McGuff said he learned a lot from McGraw in his time at Notre Dame, most important how to lead a team of his own.
“The biggest thing (I learned) is how to run a program,” McGuff said. “She does that as well as anybody in the country – the organization and structure of how things work. (McGraw) was great to work for. She had high expectations, which was an environment that I wanted to work in. But she also allowed her assistants to do their jobs and impact the program.”
As for whom his wife, a former player and assistant at Notre Dame, will be rooting for, McGuff said she will be cheering for the Scarlet and Gray.
“She will be pulling for us,” McGuff said with a laugh. “(Notre Dame) means a lot to her as well. But she will certainly be pulling for us.”
Previewing The Irish
As for the game itself, McGuff is “cautiously optimistic” that star post player Stephanie Mavunga, who has missed eight straight games with a foot injury, could return for the Sweet 16.
Mavunga was seen participating in individual drills at Ohio State’s practice March 21 in the portion open to the media. Just four days before tip, McGuff said he is hopeful Mavunga can play in some capacity against the Irish.
The Irish will be without their star post player. Brianna Turner suffered a left knee injury in Notre Dame’s second-round win over Purdue and is set to miss the rest of the season.
Turner, the ACC Defensive Player of the Year, leads the Irish in points, rebounds, blocks and shooting percentage and has started every game thus far for the Irish in 2016-17.
While Notre Dame will have to tinker with its lineup without Turner, the Buckeyes have had time to jell without Mavunga with freshman post player Tori McCoy emerging as a reliable presence in the paint.
In her first two tournament games, McCoy averaged 13.0 points, 7.5 boards and four blocks, including a 14-point, 12-rebound performance against Kentucky. In that game against the Wildcats, she accounted for six fourth-quarter points and was a perfect 6 for 6 from the field, and McCoy attributed part of her success to the advice she has received from Mavunga.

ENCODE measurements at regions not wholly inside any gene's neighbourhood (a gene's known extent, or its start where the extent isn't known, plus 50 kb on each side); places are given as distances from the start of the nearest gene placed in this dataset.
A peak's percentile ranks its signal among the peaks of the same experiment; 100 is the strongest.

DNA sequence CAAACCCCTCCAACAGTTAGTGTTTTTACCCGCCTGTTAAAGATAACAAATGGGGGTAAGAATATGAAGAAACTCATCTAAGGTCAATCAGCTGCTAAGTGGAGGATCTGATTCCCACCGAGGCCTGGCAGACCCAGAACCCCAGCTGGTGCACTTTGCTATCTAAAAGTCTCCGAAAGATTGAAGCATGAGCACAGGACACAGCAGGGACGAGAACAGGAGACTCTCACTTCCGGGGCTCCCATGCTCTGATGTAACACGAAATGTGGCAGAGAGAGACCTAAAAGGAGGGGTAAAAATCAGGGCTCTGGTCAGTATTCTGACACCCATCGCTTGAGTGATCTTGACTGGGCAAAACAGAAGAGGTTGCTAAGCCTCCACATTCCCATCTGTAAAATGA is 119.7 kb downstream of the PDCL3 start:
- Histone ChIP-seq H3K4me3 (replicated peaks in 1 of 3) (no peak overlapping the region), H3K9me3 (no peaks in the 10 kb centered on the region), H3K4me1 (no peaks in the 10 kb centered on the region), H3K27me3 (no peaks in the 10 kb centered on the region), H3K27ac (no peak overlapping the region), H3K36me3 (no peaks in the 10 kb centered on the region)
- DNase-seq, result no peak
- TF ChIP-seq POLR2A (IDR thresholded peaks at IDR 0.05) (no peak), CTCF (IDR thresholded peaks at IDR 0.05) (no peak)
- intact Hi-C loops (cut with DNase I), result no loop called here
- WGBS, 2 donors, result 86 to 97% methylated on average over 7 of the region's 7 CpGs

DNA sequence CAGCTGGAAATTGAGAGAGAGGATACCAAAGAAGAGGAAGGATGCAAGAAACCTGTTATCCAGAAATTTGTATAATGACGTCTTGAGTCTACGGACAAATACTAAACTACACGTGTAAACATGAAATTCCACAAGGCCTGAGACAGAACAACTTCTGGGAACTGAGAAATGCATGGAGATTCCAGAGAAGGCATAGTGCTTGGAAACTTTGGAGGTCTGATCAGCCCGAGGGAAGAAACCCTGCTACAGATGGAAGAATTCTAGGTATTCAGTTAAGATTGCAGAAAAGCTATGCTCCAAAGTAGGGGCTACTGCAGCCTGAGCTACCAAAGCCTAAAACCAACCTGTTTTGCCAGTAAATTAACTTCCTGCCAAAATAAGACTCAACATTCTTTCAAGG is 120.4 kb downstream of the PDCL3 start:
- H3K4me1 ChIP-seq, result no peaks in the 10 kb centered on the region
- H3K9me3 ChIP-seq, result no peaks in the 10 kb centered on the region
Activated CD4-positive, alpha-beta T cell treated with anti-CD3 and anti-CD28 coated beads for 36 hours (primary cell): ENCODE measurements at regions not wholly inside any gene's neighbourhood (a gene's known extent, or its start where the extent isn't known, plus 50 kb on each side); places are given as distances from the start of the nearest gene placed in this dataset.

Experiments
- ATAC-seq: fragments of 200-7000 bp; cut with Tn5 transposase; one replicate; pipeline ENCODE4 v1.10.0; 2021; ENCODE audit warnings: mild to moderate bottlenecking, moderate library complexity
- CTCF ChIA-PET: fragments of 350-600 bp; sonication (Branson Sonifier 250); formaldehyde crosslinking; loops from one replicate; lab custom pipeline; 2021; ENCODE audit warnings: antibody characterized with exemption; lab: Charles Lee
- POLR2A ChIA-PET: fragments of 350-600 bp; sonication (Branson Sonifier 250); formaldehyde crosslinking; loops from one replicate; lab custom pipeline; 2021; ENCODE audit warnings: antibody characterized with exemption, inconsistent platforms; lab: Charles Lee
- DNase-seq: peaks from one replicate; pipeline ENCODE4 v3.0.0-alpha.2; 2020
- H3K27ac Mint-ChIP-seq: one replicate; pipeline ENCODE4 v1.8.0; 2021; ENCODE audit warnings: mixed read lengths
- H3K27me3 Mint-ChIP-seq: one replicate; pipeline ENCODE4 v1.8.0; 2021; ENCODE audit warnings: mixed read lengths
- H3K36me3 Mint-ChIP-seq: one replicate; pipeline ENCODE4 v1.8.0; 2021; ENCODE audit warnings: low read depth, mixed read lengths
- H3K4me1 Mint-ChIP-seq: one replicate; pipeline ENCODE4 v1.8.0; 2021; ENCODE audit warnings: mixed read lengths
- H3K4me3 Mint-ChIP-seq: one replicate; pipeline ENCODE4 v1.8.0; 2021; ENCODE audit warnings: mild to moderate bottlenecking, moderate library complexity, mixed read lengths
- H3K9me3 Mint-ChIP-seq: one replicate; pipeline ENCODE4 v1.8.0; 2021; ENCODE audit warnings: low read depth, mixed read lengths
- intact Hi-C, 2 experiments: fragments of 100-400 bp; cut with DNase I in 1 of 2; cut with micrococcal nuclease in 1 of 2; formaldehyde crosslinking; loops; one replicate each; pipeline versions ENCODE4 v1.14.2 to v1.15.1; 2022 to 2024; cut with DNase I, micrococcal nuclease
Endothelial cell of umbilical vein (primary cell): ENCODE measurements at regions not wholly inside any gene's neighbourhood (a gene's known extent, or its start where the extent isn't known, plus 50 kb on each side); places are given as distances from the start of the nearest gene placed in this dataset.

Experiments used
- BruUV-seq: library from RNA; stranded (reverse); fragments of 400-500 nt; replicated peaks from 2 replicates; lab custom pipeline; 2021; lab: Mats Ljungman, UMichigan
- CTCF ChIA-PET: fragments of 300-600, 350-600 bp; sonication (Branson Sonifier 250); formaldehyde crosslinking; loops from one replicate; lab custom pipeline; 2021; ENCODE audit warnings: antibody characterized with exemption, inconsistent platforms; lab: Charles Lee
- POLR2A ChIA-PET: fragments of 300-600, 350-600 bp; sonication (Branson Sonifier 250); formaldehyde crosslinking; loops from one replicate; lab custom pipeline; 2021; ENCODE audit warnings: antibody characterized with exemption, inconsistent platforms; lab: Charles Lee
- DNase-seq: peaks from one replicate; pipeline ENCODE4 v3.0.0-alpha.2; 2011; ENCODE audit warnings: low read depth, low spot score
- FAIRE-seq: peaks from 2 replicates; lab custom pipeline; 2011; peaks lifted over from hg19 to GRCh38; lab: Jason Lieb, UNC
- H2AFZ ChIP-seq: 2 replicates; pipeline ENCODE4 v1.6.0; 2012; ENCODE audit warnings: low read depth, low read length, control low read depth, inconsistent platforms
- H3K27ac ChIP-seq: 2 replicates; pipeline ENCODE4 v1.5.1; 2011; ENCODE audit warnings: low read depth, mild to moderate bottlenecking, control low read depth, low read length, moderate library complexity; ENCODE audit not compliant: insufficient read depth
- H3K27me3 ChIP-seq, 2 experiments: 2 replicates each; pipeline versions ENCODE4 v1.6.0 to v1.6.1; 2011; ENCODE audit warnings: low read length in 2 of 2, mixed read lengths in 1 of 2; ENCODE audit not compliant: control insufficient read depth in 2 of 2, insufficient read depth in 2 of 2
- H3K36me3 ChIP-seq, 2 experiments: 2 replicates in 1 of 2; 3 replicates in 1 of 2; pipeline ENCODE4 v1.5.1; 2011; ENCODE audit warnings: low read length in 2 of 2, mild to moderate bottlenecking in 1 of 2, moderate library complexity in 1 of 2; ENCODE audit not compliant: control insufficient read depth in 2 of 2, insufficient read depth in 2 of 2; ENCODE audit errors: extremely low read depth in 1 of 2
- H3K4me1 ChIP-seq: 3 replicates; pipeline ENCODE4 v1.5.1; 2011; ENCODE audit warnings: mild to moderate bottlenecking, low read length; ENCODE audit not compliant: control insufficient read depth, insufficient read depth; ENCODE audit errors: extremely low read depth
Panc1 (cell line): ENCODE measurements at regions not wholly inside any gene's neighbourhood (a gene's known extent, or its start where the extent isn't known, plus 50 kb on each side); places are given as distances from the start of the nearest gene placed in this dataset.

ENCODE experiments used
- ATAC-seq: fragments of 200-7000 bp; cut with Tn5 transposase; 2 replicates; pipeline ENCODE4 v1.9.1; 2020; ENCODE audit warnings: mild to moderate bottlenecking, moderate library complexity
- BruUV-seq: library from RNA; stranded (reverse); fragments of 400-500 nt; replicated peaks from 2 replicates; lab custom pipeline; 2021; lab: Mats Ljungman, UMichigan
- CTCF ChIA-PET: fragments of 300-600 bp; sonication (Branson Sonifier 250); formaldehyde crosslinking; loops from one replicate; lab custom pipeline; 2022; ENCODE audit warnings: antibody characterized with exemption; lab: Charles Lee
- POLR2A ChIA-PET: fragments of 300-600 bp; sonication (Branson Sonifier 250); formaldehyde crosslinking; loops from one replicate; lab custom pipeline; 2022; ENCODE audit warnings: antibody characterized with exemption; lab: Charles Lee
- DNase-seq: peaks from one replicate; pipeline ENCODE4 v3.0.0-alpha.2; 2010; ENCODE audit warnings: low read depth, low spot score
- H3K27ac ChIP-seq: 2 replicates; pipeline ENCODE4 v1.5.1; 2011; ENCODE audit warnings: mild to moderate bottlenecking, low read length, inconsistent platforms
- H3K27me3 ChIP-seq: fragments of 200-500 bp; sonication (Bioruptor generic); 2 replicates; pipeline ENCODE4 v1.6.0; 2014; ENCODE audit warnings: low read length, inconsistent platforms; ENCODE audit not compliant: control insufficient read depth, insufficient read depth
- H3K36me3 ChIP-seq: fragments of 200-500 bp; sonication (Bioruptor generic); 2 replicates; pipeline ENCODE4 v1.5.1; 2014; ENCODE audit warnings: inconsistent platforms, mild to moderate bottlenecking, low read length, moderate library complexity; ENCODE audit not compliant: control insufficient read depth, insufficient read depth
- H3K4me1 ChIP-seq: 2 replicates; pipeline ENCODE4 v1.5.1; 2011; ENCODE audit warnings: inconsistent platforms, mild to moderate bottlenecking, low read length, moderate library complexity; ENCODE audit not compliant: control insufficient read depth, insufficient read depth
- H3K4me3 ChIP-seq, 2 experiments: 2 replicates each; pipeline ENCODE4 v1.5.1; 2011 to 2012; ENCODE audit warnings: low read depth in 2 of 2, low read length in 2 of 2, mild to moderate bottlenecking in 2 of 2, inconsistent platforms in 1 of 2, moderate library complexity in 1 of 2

“(Mavunga) is always yelling at me to rebound because I have a tendency to stare and watch, but she has helped me out a lot,” McCoy said. “She has given me some great pointers, and I really appreciate that.”
Not only will the play in the post be a major factor in the matchup between the Buckeyes and Irish, but so will the guard play.
Ohio State’s Kelsey Mitchell finally got out of her funk against Kentucky and would likely be matched up against Notre Dame’s Lindsay Allen in a contrast of styles at the point guard position.
Mitchell, known for being a volume scorer, averages 22.7 points per game and has taken 305 three-point shots this season. Allen is known more for her passing than scoring. She averages 7.6 assists per game while scoring just 9.4 points per contest.
Should the Buckeyes knock off the Irish, they would take on the winner of the game between No. 2 seed Stanford vs. No. 3 seed Texas in Lexington on March 26 for a chance to advance to the Final Four for the first time in 24 years.